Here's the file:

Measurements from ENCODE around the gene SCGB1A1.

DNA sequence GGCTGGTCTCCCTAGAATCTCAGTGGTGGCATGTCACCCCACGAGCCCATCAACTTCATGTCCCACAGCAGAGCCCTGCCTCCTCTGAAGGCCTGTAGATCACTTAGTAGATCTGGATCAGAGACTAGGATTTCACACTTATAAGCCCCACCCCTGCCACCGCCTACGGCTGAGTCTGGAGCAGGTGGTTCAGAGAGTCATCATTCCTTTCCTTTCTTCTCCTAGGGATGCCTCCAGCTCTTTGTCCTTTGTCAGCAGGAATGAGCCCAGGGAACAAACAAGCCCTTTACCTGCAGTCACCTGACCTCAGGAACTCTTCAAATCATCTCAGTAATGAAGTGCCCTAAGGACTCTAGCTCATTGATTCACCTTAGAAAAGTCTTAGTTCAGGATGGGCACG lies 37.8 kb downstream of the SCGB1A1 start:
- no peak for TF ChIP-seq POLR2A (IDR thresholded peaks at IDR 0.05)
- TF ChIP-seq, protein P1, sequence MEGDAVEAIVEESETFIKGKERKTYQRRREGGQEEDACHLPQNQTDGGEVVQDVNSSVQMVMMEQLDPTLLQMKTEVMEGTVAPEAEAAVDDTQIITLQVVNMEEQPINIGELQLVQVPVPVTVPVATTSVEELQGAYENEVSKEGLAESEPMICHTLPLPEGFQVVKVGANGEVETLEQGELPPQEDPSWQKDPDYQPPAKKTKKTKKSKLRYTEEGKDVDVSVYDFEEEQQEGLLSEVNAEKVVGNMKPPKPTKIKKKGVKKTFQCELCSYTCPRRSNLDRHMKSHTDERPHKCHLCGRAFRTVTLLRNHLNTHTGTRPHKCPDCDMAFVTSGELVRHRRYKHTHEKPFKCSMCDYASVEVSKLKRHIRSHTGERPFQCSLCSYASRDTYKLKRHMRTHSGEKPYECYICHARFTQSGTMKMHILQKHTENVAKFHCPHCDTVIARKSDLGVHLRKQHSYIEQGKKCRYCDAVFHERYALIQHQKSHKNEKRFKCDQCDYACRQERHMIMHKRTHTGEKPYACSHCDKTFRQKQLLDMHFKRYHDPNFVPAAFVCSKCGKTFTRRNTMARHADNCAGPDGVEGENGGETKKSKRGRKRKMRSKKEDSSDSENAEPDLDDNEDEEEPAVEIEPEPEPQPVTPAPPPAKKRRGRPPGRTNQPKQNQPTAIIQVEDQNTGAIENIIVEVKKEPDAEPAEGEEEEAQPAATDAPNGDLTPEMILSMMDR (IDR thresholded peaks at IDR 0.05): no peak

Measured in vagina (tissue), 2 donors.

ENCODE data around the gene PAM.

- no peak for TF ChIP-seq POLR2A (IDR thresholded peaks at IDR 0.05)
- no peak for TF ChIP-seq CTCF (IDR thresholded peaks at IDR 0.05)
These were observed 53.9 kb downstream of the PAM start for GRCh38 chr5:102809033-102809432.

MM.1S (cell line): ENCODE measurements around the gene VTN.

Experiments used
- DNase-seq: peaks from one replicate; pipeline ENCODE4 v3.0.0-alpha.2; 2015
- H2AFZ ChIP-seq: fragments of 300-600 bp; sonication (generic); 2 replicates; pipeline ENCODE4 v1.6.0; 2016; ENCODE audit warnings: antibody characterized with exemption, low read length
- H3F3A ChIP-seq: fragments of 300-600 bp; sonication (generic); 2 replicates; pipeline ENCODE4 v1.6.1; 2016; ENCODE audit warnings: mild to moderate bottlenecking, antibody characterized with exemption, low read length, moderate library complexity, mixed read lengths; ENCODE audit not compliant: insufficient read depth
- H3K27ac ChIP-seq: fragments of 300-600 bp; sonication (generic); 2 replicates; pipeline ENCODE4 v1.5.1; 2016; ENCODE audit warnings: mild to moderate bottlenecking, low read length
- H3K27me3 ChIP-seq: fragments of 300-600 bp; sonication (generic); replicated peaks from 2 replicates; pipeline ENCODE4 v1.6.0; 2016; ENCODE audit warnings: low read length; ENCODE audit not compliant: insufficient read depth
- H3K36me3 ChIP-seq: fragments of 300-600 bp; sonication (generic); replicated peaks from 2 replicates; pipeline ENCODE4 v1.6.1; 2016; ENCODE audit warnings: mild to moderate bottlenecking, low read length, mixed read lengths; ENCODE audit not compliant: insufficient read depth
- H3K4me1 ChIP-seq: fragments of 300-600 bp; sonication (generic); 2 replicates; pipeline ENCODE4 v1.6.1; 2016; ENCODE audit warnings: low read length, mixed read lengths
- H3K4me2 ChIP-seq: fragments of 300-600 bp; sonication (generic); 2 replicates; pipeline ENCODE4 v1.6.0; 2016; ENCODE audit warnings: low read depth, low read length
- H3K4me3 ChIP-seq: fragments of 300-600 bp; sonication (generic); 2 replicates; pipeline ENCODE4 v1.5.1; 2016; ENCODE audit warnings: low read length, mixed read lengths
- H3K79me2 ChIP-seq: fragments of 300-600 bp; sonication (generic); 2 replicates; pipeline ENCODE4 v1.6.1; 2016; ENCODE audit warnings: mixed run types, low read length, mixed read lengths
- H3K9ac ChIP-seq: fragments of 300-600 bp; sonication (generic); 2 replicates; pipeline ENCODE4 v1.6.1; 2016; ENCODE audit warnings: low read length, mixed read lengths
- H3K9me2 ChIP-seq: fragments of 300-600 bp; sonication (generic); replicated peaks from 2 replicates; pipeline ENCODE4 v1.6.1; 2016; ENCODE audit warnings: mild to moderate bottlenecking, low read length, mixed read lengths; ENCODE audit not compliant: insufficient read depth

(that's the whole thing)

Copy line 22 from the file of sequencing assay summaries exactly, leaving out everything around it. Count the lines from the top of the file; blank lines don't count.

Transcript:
- H3K9ac ChIP-seq: fragments of 300-600 bp; sonication (generic); 2 replicates; pipeline ENCODE4 v1.6.1; 2016; ENCODE audit warnings: low read length, mixed read lengths